As I awoke this morning, after dreaming of cats and dogs, I saw two of my cats between the front window and the Roman shade. The shepherd's hook outside holds two bird feeders and I figured they were transfixed by the hungry birdies. Well, I was wrong. They were transfixed - but by the opossum who was having difficulty maneuvering gracefully on the slippery shepherd's hook. I pulled up the blind and perched on the bed to watch.
It was quite a comical sight. The foot-long silvery-gray opossum struggled to hold on using his (I guess) tail and dexterous paws. He even resorted to using his sharp teeth to hold on with little success. My husband sent the dog out to chase it off but she never saw the creature. Then he stood on the front porch and tossed some water on it to scare it away and the animal froze - playin' possum, I suppose. Then he tried poking it with a board and the possum finally ran off under the porch.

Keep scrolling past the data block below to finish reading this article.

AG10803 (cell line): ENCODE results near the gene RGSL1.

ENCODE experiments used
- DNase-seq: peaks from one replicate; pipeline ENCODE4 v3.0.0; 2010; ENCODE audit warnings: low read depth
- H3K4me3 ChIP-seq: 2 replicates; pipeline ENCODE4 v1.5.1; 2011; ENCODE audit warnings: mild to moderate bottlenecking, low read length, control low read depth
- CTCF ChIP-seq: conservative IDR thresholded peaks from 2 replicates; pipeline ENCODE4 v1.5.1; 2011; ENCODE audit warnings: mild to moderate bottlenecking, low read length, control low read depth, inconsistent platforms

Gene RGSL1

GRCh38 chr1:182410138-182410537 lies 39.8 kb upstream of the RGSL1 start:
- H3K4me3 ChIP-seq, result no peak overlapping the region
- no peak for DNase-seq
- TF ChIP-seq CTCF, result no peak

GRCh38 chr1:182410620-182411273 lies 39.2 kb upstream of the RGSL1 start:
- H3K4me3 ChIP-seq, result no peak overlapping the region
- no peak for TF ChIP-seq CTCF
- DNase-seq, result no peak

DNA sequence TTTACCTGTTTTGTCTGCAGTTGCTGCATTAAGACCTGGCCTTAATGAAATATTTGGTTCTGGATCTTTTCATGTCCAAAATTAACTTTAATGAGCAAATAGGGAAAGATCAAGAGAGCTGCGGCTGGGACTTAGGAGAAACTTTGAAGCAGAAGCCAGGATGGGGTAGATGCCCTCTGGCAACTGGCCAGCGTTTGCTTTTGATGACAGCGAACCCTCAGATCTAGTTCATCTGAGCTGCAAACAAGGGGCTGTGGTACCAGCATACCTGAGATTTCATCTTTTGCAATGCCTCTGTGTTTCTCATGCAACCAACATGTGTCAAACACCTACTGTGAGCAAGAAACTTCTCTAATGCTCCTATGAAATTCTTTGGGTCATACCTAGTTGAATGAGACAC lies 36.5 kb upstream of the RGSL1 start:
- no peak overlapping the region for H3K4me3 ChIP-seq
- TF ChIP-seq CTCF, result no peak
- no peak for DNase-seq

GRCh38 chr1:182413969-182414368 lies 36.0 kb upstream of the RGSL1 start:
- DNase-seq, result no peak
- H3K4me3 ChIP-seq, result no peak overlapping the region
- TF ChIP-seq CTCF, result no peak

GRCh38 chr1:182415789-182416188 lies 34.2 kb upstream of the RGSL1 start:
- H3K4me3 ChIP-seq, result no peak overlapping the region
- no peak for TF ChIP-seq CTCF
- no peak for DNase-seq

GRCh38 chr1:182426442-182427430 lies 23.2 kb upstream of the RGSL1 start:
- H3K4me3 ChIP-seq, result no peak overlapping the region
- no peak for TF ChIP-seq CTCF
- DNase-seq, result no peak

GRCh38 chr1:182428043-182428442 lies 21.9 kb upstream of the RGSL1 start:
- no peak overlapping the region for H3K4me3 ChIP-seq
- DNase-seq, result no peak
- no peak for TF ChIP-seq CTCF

The opossum (or possum, as it is commonly called) is the only native North American marsupial. The female has a pouch for her babies like kangaroos do.
The Didelphis virginiana is typically the size of a large house cat with a prehensile tail it uses to help maneuver. It can hang from its tail for a short time (not long enough to take a nap). The possum also has thumbs (halluxes) on its rear feet. The gray creature is primarily nocturnal with a keen sense of smell and will eat almost anything. It likes a wide variety of habitats, but particularly likes being near water.
The opossum generally has seven or eight babies at a time. After delivery the bean-sized infants crawl through the mother's fur to end up in her pouch where they live and eat for about two months. Then they clamber onto mom's back where they will spend another four to six weeks before going out on their own.
Possums are known for "playing possum," or appearing to be dead when threatened, as we observed this one doing.
I enjoyed this little encounter with nature!
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